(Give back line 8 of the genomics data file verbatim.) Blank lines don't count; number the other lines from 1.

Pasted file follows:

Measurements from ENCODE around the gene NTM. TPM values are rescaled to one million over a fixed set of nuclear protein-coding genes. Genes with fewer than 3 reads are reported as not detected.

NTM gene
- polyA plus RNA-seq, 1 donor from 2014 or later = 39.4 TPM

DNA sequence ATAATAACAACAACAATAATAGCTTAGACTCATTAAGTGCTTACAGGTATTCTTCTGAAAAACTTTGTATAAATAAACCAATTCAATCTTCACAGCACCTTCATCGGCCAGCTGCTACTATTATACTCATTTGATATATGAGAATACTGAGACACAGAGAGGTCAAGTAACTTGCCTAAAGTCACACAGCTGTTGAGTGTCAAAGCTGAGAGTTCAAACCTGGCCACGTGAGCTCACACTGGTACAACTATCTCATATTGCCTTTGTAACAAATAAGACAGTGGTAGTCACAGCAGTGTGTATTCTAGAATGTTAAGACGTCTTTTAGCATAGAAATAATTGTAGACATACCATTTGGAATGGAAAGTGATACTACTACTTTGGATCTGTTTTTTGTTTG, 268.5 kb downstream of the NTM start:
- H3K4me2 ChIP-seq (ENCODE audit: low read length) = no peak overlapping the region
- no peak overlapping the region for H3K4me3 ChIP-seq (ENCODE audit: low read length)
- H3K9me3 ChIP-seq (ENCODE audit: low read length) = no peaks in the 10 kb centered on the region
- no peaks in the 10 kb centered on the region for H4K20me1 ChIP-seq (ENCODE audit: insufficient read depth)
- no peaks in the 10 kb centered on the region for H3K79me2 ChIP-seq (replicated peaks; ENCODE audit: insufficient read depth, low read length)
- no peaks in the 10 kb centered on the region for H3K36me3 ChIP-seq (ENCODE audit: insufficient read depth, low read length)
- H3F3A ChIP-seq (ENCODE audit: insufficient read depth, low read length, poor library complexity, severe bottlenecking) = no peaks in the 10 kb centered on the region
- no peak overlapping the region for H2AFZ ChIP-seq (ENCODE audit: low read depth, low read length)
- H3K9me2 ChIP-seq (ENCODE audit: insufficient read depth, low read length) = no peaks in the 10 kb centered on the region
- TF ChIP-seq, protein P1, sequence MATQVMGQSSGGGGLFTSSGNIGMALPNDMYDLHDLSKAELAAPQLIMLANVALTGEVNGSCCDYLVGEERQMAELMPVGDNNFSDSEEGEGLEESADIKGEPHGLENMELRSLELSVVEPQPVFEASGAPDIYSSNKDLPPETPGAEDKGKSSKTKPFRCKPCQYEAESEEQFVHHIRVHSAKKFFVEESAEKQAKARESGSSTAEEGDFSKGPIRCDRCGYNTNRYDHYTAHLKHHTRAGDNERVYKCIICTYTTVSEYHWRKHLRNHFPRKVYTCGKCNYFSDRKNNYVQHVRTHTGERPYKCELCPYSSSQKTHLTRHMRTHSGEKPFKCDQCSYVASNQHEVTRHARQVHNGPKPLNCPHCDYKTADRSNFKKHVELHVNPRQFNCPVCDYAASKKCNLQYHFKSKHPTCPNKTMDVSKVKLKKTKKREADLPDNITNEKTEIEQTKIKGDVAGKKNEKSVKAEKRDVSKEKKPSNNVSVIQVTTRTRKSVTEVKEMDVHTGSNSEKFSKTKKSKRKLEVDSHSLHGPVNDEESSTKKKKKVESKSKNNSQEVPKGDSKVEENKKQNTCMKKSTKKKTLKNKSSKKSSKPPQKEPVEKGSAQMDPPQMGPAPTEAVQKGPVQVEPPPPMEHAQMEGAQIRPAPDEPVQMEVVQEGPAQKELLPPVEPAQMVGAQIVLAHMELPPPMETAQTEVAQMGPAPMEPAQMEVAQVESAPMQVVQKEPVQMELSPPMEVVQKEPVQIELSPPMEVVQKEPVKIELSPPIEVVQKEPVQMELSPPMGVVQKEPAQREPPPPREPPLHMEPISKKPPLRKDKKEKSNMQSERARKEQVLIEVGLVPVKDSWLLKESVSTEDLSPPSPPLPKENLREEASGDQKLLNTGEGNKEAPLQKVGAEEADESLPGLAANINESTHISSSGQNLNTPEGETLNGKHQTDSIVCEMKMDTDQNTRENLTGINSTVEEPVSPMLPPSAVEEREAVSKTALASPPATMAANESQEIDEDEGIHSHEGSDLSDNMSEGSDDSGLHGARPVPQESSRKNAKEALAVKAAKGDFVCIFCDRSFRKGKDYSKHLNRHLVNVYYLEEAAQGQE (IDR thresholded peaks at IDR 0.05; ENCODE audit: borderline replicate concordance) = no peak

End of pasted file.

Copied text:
- no peaks in the 10 kb centered on the region for H4K20me1 ChIP-seq (ENCODE audit: insufficient read depth)